Yale University

In Memoriam

Andre de Havenon

Andy de Havenon
1964 graduation


New York Times
December 3, 2000

de HAVENON―Andre Victor, 58, on November 20 in New York City. Mr de Havenon, a clinical psychologist, was the son of the late Gaston de Havenon and Carol Brewster of Baltimore. Mr. de Havenon graduated from Yale in 1964 and obtained a Master's Degree from New York University. He lived in Europe for many years where he was a writer for Radio Luxem­bourg. He then returned to New York, married Susan Beeson, a photo stylist and interior designer. They had one child, Victor. They resided in the Murray Hill section of Manhattan and spent their summers in East Hampton where they were members of the Devon Yacht Club. He was an avid golfer and a superb angler whose knowledge of sports was encyclopedic. He is survived by his wife Susan Beeson de Havenon, their son Victor William Helme de Havenon, his mother Carol Brewster, his sisters: Rebecca Kapell Leigh and Sarah de Havenon Fowler; his brothers Michael de Havenon, Alex de Havenon, Daniel Brewster, Gerry Brewster and David Kapell. Mr de Havenon was a brilliant and compassionate man who lived an interesting life. He will be greatly missed by all who knew him. A Memorial Service will be held at the National Arts Club, 15 Gramercy Park South at noon, Saturday, December 16. Memorial contributions to the American Heart Association, 122 East 42 St. NYC 10168, would be appreciated.

Remembrance of Andy de Havenon at our 40th Reunion

by Gary Saxonhouse

Our classmate Andy de Havenon died of a heart attack on November 20, 2000. For those of us who remember Andy from the long-ago days when we were undergraduates, it is hard to think of him other than as an extraordinarily interesting individual.

Andy's early childhood was spent in Greenwich Village where his father, a Tunisian-born perfumier, was a friend and early patron of many of the Abstract Expressionists who were coming of age in New York during the 1940s. Andy's parents divorced when he was still quite young, and in the early 1950s Andy's mom married a prominent Maryland politician who was soon to be a US Congressman and later a US Senator. In this way, with a stop or so in between, Andy came to be transported from artsy Washington Square to a 450-acre estate in Maryland's horse country.

Whether because of these diverse experiences, or because it was hard-wired into him at birth, the Andy I remember had a sense of detachment. At the same time, when aroused, he could make savage fun of most everything he saw around him at Yale. That is, everything save what was connected with the literature he admired, and most particularly what was connected with the novella he seemed to be slaving over during those years.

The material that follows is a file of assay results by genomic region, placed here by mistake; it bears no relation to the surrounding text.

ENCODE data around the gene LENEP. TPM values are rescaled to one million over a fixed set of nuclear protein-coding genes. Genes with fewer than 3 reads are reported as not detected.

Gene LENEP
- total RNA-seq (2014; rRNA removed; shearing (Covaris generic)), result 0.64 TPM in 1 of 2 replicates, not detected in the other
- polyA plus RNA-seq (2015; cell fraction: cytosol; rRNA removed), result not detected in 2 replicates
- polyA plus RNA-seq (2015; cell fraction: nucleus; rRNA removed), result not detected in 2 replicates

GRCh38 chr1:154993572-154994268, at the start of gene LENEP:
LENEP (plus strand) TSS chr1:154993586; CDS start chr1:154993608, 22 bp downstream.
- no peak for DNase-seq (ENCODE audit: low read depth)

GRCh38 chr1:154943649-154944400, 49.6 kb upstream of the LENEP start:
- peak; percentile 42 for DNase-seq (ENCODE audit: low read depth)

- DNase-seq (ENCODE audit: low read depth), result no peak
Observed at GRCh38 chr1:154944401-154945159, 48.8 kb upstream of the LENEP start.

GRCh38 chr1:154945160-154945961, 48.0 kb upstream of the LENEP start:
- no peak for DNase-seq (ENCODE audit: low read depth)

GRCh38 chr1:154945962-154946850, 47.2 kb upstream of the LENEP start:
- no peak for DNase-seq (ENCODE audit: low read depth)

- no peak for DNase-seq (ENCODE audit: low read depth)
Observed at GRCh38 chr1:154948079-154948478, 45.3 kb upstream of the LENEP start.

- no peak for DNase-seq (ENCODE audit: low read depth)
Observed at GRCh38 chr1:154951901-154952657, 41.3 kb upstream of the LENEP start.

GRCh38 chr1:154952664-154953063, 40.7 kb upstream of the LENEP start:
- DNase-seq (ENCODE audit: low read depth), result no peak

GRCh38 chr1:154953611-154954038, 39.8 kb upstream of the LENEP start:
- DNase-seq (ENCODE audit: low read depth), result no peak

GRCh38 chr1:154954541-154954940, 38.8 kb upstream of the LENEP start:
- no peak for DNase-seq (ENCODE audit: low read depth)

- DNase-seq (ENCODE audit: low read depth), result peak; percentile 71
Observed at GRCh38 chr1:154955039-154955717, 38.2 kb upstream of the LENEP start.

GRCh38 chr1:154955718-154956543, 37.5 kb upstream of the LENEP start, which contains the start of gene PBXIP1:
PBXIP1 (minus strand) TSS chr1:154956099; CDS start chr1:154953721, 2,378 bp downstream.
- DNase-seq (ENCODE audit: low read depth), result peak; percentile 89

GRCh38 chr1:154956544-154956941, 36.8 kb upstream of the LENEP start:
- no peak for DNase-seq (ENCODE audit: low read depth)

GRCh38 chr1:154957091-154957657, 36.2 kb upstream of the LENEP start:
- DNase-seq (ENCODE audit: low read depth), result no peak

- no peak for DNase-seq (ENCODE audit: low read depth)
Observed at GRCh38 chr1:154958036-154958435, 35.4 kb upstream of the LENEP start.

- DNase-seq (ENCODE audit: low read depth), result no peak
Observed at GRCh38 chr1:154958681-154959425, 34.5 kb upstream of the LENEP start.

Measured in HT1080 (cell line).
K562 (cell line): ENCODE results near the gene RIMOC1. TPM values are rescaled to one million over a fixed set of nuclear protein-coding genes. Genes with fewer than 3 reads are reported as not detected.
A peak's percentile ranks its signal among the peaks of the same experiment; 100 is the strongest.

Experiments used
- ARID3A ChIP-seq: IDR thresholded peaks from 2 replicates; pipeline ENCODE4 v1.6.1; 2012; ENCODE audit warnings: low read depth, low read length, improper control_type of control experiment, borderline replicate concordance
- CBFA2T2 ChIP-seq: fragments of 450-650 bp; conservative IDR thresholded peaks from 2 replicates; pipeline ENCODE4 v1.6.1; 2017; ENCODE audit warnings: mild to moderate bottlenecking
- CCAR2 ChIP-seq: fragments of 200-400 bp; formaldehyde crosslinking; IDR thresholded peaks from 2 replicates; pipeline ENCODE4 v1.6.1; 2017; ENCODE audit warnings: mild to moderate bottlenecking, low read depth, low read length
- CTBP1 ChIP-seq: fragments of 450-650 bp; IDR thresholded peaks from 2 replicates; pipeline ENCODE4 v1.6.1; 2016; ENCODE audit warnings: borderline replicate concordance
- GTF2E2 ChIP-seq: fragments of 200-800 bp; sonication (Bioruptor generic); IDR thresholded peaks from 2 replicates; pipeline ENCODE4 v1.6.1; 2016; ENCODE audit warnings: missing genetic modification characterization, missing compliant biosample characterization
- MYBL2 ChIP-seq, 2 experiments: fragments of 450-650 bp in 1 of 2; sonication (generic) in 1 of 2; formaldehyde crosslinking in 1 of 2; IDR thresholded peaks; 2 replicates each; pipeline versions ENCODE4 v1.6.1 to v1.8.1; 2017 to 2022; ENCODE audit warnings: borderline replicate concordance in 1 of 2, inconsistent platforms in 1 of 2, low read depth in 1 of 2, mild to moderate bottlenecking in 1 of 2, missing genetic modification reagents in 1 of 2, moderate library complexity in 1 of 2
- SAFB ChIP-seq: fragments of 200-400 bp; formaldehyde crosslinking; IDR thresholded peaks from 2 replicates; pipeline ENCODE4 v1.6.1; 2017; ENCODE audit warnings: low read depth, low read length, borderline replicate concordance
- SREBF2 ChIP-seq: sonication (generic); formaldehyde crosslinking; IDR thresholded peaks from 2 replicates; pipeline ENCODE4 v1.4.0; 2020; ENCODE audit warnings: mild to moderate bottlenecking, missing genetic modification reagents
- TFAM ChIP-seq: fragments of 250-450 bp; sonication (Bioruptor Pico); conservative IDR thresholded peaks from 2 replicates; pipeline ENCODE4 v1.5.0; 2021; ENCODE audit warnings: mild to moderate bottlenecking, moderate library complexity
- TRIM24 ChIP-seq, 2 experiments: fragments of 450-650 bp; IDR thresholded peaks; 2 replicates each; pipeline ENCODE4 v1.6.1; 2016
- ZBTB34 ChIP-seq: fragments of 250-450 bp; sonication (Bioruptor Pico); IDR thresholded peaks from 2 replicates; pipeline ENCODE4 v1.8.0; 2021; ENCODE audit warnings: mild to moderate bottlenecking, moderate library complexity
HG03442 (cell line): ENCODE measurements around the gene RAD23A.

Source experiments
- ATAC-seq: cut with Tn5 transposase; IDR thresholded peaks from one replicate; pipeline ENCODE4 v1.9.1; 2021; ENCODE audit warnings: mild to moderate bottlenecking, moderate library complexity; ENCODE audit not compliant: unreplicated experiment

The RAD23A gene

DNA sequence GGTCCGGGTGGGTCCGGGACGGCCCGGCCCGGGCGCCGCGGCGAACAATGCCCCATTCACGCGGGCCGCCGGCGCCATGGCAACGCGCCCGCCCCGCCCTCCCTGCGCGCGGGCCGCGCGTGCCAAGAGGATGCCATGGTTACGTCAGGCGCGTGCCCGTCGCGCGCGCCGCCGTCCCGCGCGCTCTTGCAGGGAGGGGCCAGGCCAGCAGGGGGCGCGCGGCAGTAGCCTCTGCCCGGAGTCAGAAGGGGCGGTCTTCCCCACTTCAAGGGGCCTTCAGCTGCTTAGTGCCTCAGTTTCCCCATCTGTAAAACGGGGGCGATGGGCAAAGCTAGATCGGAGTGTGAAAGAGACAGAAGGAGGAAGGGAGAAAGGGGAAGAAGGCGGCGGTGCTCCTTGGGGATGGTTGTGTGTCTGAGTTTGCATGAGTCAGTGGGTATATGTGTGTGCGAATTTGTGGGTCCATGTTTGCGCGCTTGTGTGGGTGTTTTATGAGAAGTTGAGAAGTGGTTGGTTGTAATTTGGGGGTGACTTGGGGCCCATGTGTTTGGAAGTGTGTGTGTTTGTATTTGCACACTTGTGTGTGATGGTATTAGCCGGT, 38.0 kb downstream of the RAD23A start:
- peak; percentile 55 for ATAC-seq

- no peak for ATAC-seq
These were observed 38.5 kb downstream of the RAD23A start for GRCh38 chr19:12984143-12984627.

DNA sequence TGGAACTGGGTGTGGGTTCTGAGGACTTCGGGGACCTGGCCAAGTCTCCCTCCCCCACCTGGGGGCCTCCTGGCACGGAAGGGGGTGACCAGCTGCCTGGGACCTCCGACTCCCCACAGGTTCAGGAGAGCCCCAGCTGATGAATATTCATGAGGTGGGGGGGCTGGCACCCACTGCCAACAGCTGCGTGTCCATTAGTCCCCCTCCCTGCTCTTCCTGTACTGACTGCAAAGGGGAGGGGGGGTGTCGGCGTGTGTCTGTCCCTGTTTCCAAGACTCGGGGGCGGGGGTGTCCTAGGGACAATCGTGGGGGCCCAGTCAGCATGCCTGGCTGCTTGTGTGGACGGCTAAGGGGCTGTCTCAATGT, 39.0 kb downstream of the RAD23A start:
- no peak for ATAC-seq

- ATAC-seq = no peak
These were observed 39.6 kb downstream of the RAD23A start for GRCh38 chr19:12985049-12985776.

During the time I had day-to-day contact with Andy I was something of a self-styled civil-rights and peace activist. Andy took it upon himself to tease me about this relentlessly. Even now I can see his impish grin and his blue eyes shining as he attempted to work me over. Andy challenged me not because he disagreed with anything I was trying to do ― that was certainly clear to me ― but rather because he thought I would be more effective if I took myself less seriously and had a greater sense of humor concerning what I was about. Beneath the iconoclasm and the literary poses, Andy was a thoughtful and, I must say, a sweet person who wanted the best for his friends.

After Yale, Andy spent many years rather exotically as an expatriate in Paris and Portugal. Not long before our 25th Reunion he returned to this country and, to the surprise of at least some of us, enrolled at NYU's Graduate School of Social Work.

About a dozen years ago, Andy, accomplished yachtsman that he was, finally found his safe harbor. With about five minutes forethought but, as it turns out, with considerable wisdom, Andy clad in shorts and a tee-shirt married a likewise-attired Susan Beeson. The marriage brought Andy happiness and, when he was 56 and Susan just ten years younger, a miracle baby boy.

Andy took great pride in his improbable fatherhood. Unfortunately, he did not live to see his son Victor's second birthday. How sad it is that Andy is not here with us today to show off his look-alike son as so many of us have done with our own kids at reunions now already long past. Thinking of the Andy of forty years ago, it would have been quite a sight.